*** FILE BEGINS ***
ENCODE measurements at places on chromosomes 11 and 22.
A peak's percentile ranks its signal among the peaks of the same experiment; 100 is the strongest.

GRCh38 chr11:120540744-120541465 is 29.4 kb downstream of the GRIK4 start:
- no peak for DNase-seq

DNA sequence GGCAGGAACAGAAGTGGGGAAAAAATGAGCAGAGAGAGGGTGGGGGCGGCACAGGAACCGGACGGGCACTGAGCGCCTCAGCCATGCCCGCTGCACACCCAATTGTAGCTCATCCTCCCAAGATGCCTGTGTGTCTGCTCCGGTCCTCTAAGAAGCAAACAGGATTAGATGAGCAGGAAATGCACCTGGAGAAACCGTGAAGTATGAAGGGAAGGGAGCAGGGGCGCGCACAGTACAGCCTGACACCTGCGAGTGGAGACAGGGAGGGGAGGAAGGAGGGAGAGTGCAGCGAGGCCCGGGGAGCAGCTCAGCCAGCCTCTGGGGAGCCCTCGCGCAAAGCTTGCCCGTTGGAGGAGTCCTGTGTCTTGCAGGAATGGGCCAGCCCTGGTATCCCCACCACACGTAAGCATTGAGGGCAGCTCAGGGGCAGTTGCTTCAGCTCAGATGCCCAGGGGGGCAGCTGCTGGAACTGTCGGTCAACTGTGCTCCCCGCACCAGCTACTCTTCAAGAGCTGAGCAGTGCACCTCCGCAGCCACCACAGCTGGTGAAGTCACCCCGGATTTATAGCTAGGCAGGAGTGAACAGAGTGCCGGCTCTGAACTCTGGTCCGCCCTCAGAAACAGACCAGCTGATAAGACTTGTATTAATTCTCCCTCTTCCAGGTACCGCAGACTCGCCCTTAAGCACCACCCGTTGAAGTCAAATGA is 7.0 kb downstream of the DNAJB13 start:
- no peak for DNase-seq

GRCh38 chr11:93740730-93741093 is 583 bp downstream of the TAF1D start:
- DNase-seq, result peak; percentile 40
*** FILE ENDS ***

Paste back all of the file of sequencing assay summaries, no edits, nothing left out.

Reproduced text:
ENCODE measurements at places on chromosomes 11 and 22.
A peak's percentile ranks its signal among the peaks of the same experiment; 100 is the strongest.

GRCh38 chr11:120540744-120541465 is 29.4 kb downstream of the GRIK4 start:
- no peak for DNase-seq

DNA sequence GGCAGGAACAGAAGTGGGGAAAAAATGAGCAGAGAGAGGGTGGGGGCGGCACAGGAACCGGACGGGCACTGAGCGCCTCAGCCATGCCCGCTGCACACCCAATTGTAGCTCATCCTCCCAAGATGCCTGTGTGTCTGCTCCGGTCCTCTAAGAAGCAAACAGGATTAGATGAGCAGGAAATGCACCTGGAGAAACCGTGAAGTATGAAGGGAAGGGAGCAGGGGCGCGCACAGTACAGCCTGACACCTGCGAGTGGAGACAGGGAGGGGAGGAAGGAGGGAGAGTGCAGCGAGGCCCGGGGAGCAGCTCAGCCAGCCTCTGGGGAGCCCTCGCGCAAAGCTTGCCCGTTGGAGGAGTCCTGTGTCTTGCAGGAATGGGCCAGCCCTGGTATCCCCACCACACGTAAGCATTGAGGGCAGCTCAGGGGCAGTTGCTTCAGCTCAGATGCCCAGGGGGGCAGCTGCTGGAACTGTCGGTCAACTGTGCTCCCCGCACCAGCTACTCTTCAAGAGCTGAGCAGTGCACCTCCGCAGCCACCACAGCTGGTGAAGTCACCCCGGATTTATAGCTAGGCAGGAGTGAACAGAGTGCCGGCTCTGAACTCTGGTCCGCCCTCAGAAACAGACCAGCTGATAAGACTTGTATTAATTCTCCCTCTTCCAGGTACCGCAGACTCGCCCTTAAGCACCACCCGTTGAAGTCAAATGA is 7.0 kb downstream of the DNAJB13 start:
- no peak for DNase-seq

GRCh38 chr11:93740730-93741093 is 583 bp downstream of the TAF1D start:
- DNase-seq, result peak; percentile 40